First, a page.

With cheap, senior debt financing available to many private equity sponsors, use of subordinated debt has fallen out of favour, according to a report released by research firm Pitchbook on Tuesday.
“Favourable credit markets have spurred more debt financing recently, much of it in the form of senior debt,” according to the report. “A smaller percentage of debt is going toward non-senior debt like mezzanine or high-yield bonds. As the credit spigots have opened up, senior debt, which is cheaper and more abundant, has proved more alluring to PE sponsors.”
Average subordinated debt levels for private equity deals peaked at roughly 35 percent during the first quarter of 2012. That average has since fallen to around 10 percent through the first quarter of 2014, which marked the third straight quarterly decline for that form of financing.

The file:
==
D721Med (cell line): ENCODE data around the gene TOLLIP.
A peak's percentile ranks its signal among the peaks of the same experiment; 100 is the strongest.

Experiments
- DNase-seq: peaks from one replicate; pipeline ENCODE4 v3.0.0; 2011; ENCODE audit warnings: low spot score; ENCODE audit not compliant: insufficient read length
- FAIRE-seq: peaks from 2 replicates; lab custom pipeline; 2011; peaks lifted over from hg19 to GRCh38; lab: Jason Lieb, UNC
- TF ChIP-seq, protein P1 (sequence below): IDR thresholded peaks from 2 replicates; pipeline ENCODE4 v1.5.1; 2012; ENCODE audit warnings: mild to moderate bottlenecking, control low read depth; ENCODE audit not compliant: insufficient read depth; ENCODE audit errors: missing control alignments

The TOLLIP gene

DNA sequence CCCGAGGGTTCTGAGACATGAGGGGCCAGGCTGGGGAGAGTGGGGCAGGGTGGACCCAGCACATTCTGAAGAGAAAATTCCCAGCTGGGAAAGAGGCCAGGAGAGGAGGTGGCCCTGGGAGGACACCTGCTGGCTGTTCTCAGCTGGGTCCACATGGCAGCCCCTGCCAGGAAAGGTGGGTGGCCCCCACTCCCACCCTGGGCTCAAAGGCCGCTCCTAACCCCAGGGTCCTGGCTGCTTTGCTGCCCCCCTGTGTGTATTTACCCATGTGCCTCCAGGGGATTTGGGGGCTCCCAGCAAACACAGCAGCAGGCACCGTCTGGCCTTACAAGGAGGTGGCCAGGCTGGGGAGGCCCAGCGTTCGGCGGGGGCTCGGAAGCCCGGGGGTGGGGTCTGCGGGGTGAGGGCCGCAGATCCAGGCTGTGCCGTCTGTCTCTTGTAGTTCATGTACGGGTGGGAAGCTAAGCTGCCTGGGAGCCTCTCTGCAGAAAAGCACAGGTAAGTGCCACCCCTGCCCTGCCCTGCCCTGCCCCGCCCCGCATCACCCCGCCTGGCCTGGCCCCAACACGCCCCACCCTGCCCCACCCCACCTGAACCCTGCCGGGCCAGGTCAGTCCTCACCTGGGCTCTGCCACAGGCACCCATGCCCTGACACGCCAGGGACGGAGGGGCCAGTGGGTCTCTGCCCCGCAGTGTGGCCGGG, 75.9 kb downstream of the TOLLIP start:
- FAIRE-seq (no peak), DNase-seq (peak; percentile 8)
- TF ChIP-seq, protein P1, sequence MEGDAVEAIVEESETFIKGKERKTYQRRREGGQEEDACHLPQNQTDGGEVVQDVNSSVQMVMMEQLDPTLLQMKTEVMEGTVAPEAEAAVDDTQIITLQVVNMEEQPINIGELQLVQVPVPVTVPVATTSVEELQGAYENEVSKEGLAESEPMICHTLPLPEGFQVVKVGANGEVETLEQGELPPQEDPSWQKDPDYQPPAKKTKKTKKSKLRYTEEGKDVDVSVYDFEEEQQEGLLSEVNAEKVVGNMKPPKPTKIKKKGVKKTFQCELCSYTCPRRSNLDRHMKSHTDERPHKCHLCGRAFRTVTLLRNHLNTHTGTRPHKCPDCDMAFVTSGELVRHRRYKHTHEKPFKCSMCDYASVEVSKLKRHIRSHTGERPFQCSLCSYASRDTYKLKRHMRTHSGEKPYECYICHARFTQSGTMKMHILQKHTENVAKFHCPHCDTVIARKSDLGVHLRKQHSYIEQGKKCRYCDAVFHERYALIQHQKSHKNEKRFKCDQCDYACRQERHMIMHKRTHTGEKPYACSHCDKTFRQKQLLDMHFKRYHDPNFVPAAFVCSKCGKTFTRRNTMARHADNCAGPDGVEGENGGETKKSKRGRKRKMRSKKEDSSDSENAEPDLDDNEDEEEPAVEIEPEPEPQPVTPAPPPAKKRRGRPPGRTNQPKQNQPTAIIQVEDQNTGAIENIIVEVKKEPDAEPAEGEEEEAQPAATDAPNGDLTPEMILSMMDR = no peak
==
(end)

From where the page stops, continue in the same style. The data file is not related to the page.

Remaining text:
The trend may reverse itself once interest rates begin to tick upwards, an event that many market sources consider inevitable as the US Federal Reserve reverses crisis-era monetary policies that held rates at historic lows.
The report also detailed a steep decline in the median debt percentage for global private equity deals, which fell from 63 percent in Q4 to 55 percent in Q1. Falling median debt percentages coincided with a spike in the average use of equity across private equity deals. Average use of equity crossed the 50 percent threshold for the first time “in several quarters”, according to the report.